Monday’s Column: Neal At The Cross
Bob Drury and Tom Clavin wrote the instant New York Times bestseller book, Blood And Treasure: Daniel Boone and the Fight for America’s First Frontier. The book is gripping and informative, and the title speaks to the price paid by not only Boone but so many others who waded into dangerous conflict with Native American tribes which cost so many lives on both sides and depleted resources from these conflicts but also from the French, British, and even newly-formed American governments. Boone, who narrowly escaped death on many occasions, outlived six of his ten children. James and Israel died violent deaths in conflicts with Native Americans. He lost a brother, Ned, to the same fate. The authors do a masterful job of speaking to the costs paid by many in search of a “better life.”
Daniel Boone had a sister named Hannah Pennington. Her first husband, John Stewart, was killed by Indians. They had four daughters together. She then married Richard Pennington and had four more children, three sons and a daughter. They ultimately migrated to the area right outside the small community of Tompkinsville, Kentucky. The year was 1798, and it was in the area known as “Mill Creek” that the local Baptist preacher named John Mulkey would begin to have misgivings about John Calvin’s teachings on subjects like unconditional election. Ultimately, it would lead him in the fall of 1809 to stand before his congregation and ask all that agreed with him that the Bible alone should be their guide follow him out the west door of what is still to this day called the Old Mulkey Meetinghouse. 150 of the 200 present did so, and Hannah Pennington was in that number. It is estimated that both John Mulkey and his son, also named John, would each baptize about 10,000 people and establish congregations all across the “western reserve” and beyond.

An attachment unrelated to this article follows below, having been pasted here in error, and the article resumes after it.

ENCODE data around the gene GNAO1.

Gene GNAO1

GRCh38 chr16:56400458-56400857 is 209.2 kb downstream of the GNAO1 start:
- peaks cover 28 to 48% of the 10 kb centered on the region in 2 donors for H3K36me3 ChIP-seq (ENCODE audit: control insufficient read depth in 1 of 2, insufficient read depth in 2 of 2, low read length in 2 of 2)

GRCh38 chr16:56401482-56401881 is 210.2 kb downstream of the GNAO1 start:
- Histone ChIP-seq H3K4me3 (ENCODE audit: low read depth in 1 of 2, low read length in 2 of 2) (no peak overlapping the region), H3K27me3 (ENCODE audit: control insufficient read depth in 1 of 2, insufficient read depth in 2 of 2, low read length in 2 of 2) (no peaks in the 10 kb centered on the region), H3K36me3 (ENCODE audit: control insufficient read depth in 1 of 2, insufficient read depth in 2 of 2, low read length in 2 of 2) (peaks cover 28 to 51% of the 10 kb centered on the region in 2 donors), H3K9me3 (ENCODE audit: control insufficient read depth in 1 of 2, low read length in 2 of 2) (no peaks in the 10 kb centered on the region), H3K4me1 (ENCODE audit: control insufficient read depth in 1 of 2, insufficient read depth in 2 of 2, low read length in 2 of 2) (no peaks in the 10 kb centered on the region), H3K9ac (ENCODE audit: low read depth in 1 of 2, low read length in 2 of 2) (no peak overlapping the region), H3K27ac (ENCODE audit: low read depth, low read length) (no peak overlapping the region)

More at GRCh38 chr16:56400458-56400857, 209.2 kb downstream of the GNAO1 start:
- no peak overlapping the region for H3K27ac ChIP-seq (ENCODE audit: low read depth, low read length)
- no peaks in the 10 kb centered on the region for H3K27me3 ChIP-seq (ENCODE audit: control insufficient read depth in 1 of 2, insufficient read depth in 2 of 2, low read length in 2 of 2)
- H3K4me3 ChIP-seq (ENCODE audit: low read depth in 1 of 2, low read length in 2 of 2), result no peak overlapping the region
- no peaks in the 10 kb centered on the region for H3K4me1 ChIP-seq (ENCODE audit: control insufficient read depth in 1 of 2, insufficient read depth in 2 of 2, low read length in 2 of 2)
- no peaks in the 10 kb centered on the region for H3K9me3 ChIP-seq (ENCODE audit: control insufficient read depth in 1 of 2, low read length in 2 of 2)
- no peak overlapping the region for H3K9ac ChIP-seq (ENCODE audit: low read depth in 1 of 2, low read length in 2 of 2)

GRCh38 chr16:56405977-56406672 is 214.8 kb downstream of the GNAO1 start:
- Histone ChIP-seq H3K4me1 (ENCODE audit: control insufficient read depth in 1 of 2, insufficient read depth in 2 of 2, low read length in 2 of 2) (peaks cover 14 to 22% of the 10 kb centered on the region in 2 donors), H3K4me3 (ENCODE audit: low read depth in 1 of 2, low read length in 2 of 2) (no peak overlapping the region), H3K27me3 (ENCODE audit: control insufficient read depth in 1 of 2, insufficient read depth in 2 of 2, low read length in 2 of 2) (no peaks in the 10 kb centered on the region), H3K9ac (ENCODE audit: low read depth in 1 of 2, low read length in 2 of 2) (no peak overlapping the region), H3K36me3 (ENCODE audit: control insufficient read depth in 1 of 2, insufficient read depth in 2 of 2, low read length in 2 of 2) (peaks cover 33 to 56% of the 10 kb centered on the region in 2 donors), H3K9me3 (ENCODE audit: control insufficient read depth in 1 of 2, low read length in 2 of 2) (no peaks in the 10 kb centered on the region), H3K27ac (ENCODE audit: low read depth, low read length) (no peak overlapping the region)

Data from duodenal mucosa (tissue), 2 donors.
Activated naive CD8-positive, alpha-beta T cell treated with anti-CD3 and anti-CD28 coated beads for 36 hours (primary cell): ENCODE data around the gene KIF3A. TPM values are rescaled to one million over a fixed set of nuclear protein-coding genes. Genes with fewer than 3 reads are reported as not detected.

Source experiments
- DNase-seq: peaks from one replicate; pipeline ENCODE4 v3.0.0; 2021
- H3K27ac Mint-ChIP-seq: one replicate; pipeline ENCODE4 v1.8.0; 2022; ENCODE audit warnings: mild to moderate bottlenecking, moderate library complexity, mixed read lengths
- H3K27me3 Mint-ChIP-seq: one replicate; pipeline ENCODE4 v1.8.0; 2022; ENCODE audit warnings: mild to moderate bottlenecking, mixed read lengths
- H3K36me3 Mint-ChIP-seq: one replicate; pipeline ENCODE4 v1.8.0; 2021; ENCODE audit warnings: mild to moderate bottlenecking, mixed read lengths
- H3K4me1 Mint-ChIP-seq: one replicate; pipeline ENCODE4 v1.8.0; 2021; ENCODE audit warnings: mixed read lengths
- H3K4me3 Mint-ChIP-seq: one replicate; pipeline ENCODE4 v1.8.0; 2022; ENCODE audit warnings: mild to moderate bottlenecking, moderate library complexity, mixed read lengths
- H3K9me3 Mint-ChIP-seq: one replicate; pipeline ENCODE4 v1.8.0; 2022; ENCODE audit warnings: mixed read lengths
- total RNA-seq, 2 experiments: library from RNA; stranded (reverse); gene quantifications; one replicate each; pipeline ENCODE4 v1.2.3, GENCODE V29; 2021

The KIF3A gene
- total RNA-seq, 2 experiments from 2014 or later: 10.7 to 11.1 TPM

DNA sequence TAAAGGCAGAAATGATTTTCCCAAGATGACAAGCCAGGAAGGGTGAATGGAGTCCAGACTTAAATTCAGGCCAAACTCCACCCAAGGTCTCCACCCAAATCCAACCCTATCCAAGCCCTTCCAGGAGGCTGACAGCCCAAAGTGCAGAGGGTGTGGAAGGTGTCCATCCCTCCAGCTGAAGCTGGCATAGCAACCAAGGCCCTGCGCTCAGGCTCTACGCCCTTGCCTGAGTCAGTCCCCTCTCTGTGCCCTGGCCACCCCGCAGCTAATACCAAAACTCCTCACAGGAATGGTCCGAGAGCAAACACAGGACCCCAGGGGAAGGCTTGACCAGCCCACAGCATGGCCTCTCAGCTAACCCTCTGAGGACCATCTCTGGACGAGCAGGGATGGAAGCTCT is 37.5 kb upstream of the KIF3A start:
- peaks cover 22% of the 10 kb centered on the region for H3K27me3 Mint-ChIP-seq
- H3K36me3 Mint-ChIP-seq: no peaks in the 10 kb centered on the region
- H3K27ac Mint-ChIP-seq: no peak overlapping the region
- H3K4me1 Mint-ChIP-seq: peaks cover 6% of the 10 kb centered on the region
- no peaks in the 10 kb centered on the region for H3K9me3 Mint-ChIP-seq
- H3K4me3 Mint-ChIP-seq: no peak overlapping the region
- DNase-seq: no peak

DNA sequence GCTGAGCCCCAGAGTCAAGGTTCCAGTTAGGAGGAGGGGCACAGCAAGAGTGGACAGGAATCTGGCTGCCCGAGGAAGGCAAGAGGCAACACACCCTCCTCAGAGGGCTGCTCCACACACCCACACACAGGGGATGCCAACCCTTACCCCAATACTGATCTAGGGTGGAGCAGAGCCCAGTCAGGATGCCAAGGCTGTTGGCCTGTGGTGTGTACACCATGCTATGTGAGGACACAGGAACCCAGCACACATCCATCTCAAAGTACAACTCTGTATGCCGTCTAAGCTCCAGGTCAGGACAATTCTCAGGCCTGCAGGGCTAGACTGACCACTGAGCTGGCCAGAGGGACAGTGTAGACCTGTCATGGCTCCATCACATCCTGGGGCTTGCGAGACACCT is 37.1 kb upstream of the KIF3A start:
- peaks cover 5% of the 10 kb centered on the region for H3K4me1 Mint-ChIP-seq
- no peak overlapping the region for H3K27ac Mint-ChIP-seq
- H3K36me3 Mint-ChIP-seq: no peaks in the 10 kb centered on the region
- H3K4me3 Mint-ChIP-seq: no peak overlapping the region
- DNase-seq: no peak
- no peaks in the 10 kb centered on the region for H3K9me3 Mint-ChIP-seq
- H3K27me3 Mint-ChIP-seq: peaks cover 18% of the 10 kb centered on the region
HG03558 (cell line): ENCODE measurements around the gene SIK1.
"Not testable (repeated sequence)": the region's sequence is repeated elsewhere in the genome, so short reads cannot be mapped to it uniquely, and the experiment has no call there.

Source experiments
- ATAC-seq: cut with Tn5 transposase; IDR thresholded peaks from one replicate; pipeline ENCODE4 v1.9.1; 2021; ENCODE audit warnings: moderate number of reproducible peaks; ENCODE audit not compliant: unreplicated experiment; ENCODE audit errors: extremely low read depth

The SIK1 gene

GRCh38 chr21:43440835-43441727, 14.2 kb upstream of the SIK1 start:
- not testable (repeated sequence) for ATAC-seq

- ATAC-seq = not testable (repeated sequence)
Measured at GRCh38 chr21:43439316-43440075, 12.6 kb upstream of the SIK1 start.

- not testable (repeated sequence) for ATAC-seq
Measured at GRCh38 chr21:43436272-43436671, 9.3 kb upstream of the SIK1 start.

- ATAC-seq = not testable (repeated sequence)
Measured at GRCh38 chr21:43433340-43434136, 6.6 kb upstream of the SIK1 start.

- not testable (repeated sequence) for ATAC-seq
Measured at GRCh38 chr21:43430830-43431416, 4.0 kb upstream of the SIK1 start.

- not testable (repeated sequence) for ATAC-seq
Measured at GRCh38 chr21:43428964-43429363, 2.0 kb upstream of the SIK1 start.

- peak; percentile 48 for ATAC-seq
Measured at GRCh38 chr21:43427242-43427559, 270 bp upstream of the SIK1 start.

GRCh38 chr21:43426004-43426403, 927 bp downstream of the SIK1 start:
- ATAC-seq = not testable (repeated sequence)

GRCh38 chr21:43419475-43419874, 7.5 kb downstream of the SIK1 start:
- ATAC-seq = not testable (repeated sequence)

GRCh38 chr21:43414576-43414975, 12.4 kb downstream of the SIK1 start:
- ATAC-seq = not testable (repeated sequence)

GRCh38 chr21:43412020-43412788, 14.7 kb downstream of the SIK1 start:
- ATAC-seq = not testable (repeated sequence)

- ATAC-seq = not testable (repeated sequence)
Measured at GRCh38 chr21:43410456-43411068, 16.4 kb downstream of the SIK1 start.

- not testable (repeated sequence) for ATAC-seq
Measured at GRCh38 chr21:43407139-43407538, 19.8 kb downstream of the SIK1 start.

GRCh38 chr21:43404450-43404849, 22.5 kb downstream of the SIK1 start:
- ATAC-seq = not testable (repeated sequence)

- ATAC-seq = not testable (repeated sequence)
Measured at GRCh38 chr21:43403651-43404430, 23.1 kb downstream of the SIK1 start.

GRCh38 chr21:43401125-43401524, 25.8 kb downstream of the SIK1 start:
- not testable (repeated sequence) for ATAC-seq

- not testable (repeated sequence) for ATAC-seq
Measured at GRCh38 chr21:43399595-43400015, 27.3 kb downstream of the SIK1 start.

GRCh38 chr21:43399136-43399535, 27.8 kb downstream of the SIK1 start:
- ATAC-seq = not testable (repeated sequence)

What price she paid for breaking with the religion of friends and family we are not really told. She died in the home of her son, Daniel Boone Pennington, in 1828 at the age of 82. But she lived at a time when many were making the painful decision of leaving behind the religious tradition of ancestors in favor of following simple New Testament Christianity, participating in an effort that is today often called “The Restoration Movement.” It is an effort we should continue to attempt, to have no book but the Bible and no creed but the Christ. It may be unpopular in a culture that is moving further from the Bible and opposing a great many biblical principles.
What price are we willing to pay? The writer of Hebrews commends the Christians in his audience for their sacrifices as new Christians, who “endured a great conflict of sufferings, partly by being made a public spectacle through reproaches and tribulations, and partly by becoming sharers with those who were so treated” (10:32-33). He told them, “…You showed sympathy to the prisoners and accepted joyfully the seizure of your property, knowing that you have for yourselves a better possession and a lasting one” (34). But, he expressed this concern about them now, some years later, telling them that “you have not yet resisted to the point of shedding blood in your striving against sin; and you have forgotten the exhortation which is addressed to you as sons” (12:4-5).
We are searching for something better than a new land on some new frontier on this earth. We seek “a better possession and a lasting one.” What will that cost us? It is hard to say. The writer of Hebrews says it might cost “blood and treasure.” Whatever it costs us, we must be willing to pay in order to “run with endurance the race that is set before us” (12:1).Read more